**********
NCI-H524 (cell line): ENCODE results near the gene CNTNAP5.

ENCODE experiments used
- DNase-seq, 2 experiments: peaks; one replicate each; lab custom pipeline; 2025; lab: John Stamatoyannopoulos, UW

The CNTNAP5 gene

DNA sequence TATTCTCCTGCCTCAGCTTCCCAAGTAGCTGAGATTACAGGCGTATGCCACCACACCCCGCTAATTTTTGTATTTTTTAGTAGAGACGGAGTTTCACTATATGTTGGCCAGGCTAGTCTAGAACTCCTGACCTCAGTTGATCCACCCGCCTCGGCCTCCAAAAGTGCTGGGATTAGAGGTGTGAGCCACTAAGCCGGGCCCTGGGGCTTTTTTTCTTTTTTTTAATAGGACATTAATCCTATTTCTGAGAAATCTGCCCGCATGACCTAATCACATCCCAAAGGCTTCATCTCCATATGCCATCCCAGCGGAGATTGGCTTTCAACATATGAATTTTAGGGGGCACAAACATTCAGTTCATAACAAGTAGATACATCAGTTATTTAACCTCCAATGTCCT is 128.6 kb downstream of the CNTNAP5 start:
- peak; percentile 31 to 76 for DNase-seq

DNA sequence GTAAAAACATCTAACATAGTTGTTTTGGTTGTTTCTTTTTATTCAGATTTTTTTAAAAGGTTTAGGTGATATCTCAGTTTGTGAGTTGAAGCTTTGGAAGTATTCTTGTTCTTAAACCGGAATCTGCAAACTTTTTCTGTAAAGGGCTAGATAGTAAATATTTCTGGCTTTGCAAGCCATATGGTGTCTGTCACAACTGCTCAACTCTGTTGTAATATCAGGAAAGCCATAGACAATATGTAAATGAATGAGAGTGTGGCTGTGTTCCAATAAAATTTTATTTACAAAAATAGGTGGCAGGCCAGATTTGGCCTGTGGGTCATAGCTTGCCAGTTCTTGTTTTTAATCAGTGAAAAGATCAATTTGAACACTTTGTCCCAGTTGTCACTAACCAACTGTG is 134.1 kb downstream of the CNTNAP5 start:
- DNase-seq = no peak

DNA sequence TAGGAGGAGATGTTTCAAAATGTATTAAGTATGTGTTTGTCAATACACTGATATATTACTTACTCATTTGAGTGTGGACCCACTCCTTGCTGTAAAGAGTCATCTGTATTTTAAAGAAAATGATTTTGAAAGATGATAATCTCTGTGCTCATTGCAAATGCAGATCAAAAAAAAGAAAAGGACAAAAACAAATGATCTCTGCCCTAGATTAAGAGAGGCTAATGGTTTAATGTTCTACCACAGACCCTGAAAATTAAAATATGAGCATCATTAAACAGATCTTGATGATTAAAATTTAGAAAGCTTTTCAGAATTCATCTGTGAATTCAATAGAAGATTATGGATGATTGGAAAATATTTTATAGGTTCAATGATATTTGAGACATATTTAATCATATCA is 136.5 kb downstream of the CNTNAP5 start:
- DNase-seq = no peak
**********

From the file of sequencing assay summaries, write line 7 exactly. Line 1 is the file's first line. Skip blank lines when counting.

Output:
DNA sequence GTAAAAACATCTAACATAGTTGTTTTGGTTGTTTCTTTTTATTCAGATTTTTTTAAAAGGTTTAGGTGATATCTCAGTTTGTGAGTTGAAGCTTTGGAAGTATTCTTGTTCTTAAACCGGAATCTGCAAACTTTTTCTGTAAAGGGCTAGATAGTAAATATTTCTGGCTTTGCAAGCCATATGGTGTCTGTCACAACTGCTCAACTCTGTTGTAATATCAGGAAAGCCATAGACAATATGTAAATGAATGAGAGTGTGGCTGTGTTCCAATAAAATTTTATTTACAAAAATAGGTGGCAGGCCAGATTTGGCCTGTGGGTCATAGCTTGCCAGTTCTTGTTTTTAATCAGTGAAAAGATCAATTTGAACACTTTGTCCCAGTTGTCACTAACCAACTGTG is 134.1 kb downstream of the CNTNAP5 start: